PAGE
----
Parthanatos gives absolutely no sense of urgency which is why we need to always use the term neuronal cascade of death. Neuroprotection is just as useless a term.
Research partners Dr. Ted Dawson, Ph.D., now director of the Institute for Cell Engineering at the Johns Hopkins University School of Medicine, and Valina Dawson, Ph.D., professor of neurology, and their research group conducted experiments on laboratory-grown cells to determine the culprit in the event chain that ultimately causes cell death.
The new research builds on a growing body of knowledge of a distinct form of programmed brain cell death dubbed "parthanatos" by the team in earlier work to distinguish it from other types of cell death, such as apoptosis, necrosis, or autophagic death.
Previous research indicated that when a protein - mitochondrial apoptosis-inducing factor (AIF) - moves from its residing location in the energy-producing mitochondria of the cell to the nucleus, it causes the genome housed in the nucleus to be carved up, leading to cell death.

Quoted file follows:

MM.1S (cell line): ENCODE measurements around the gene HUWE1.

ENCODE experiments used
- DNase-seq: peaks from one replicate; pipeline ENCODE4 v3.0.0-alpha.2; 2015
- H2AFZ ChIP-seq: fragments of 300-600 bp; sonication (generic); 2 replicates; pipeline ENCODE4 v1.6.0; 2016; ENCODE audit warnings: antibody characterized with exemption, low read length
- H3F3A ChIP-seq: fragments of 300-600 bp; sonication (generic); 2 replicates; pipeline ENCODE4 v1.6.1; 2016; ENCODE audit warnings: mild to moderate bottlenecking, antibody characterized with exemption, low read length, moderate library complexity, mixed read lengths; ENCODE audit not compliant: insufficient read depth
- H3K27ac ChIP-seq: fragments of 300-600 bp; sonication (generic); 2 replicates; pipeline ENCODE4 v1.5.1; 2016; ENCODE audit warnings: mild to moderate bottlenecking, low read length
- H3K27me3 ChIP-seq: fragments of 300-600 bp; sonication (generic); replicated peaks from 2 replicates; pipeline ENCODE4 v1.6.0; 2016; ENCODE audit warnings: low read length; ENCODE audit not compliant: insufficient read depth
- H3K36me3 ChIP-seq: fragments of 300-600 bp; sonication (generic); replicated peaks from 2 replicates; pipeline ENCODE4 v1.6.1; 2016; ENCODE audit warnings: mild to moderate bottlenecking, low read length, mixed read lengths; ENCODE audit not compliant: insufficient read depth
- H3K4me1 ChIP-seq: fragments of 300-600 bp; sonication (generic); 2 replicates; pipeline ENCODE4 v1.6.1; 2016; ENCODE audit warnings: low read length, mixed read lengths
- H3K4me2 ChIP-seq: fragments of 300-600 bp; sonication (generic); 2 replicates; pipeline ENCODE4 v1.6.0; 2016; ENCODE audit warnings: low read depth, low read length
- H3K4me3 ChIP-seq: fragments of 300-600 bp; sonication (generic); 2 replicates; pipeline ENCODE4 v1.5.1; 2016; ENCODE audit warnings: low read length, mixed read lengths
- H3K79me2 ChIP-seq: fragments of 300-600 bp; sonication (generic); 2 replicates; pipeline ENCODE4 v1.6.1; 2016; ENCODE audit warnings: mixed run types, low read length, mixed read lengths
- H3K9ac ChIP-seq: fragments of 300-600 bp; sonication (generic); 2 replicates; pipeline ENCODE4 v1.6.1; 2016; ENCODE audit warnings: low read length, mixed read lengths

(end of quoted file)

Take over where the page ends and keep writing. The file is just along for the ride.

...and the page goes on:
MIF protein 'chops up DNA,' triggers parthanatos cell deathWhile the transfer of AIF into the nucleus leads to cell death, AIF is not responsible for the DNA being carved. Yingfei Wang, Ph.D., an assistant professor at the University of Texas Southwestern Medical Center, screened thousands of human proteins to identify those that strongly interacted with AIF and could, therefore, be responsible for cutting up the DNA.
Wang identified 160 possible protein candidates and stopped each of them being produced one by one in lab-grown human cells, in order to determine whether cell death would be prevented if one protein was eliminated.
Of all the 160 proteins, the team identified macrophage migration inhibitory factor (MIF) at the heart of the cell-death process.
"We found that AIF binds to MIF and carries it into the nucleus, where MIF chops up DNA. We think that's the final execution step in parthanatos."Additionally, Dr. Dawson and colleagues have discovered chemical compounds that can block the action of MIF in the lab-grown cells and, as a result, protect them from cell death. Future work will focus on testing these effects in animals and modifying the process to increase safety and efficacy.
Dr. Ted Dawson, Ph.D.